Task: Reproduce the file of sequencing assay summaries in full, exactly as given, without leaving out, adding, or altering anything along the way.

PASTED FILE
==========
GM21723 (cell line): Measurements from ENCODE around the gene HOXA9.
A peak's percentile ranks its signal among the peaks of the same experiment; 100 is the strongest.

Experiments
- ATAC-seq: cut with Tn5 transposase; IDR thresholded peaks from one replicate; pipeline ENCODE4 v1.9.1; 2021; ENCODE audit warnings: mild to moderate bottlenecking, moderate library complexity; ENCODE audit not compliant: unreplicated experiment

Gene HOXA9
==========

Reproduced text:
GM21723 (cell line): Measurements from ENCODE around the gene HOXA9.
A peak's percentile ranks its signal among the peaks of the same experiment; 100 is the strongest.

Experiments
- ATAC-seq: cut with Tn5 transposase; IDR thresholded peaks from one replicate; pipeline ENCODE4 v1.9.1; 2021; ENCODE audit warnings: mild to moderate bottlenecking, moderate library complexity; ENCODE audit not compliant: unreplicated experiment

Gene HOXA9